Smoke obscures reality, mortality

Where there’s smoke, there’s denial.

U.S. officials step up anti-smoking efforts as teen smoking continues to rise.

The surgeon general claims the states are failing to curb teen smoking. Experts are baffled as public service announcements are found to have little impact on teen smoking rates.

Honestly, were these people born old?

Finger pointing. We all know that advertising is continually blamed for the sway smoking continues to hold over our nation’s youth.

What advertising? We no longer have dancing cigarette boxes on our television screens and no one walks a mile for a Camel, or much of anything else for that matter.

No, while a concentrated advertising blitz may explain away the Backstreet Boys, I think we have to dig deeper to explain smoking.

Endless youth. Teen smoking continues to rise because immortality is irrelevant to a teenager. This is how they manage to pilot an automobile owning exactly 15 minutes of actual driving experience, and feel blithely confident about the whole endeavor.

It’s a gift really. Anyone who can even dimly remember their own teen years can explain why the fuddy-duddy (yeah, I know, I’m dating myself with that one) anti-smoking campaign, fraught as it is with dire warnings of future cancers, is a dud.

Teenagers are never going to be “old.” It is impossible.

To a teen “old” is no more plausible than dancing on the surface of the moon. Smoking-related illness is no more likely, to their minds, than the world imploding upon itself.

And even if either of those things does happen, they’ll be ancient by then right? I mean like 44 at least!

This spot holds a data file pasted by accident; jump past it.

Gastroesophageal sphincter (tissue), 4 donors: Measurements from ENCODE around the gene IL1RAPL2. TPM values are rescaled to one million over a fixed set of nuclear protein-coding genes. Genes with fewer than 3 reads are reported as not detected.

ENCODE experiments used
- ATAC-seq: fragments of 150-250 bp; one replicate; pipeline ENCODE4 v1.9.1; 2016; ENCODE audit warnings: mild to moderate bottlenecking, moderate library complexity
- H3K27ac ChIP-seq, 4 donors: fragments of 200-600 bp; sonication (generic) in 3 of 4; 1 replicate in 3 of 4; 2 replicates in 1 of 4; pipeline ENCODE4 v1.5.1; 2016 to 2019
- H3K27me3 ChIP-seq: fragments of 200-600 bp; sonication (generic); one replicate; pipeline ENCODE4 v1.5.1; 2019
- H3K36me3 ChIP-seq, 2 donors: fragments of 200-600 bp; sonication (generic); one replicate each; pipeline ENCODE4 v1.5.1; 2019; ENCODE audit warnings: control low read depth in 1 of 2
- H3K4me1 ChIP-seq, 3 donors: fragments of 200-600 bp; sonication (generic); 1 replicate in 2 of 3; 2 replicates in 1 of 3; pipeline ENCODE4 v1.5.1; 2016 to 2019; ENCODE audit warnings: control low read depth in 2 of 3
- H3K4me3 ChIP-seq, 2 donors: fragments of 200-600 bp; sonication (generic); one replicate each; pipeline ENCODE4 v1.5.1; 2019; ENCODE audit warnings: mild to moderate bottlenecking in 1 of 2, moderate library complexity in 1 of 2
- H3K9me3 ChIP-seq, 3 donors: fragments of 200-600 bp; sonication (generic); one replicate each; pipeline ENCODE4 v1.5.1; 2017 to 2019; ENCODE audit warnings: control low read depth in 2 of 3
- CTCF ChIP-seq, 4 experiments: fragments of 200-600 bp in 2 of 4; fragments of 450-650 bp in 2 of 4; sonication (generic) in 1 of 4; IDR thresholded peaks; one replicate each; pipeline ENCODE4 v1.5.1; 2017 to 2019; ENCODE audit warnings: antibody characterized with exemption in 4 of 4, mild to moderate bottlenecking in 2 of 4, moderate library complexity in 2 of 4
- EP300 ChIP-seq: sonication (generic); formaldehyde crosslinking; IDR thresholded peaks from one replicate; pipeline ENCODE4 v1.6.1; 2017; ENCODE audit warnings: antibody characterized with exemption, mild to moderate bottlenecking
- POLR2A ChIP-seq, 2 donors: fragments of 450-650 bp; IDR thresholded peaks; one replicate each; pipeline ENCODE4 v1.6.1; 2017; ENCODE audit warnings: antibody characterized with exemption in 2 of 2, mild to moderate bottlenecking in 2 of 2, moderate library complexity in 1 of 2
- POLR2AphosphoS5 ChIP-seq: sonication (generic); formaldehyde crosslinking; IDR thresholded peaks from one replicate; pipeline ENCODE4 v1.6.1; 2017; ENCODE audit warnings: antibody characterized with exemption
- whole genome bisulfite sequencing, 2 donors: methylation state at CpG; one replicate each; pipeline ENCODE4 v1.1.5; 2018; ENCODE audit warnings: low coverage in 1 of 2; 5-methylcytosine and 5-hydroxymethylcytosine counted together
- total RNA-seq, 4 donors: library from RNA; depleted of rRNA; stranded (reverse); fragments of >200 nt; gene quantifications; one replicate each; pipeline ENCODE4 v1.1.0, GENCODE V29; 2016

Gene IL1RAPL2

I never took up smoking. However, not being one to let my prime cancer-bearing years pass me by, I slathered myself with baby oil, draped myself across an aluminum-foil-wrapped lawn chair, and misted myself with a garden hose for good measure.

I’m sure any of our remaining neighbors back on Woodard Avenue remember me as a neighborhood curiosity. The girl who, like a rotisserie chicken, turned every once in a while to insure even broiling.

What were future malignancies compared to a cute tan?

Adults, on the other hand, slowly grow to “get it.” That dawning realization that death is unpredictable, and everlastingly real.

So adults who don’t smoke, don’t start. And those who do bravely soldier on trying to quit, or at the very least preach “do as I say, not as I do,” which frankly, gets a lot of undeserved bad press. How is learning from the mistakes of others such a bad plan?

Meanwhile, secure in the arrogance of youth, too many teens light up for the first, but sadly not the last, time.

Up in smoke. Let’s forget harping incessantly on future risks that most teens find no more threatening than Scooby Doo reruns. Instead, we’ll start one of those urban legends that wing their way instantly across the nation via e-mail.

Instead of a choking Doberman or vipers in the fast food ball pits, we’ll say that smoking causes acne.

If we all work together perhaps we can take the myth of an endless supply of tomorrows to be squandered in a puff – and send it right up in smoke.

(Kymberly Foster Seabolt urges safer habits than smoking. Such as juggling flaming knives. She welcomes comments c/o P.O. box 38, Salem, OH 44460 or kseabolt@epohi.com.)

About the Author

Warm, witty and just a wee bit warped, Kymberly Foster Seabolt is a native of Kent, Ohio, who survived childhood exposure to disco and grew up to marry and move to the country. Her column weaves her special brand of humor with poignant, entertaining, and honest portrayals of parenting, marriage, and real life. She currently lives in northeastern Ohio with her husband, two children, two dogs, two cats, and numerous dust bunnies who wish to remain nameless. More Stories by Kymberly Foster Seabolt

Comments are closed.

eNewsletter

Get our Top Stories in Your Inbox

Recent News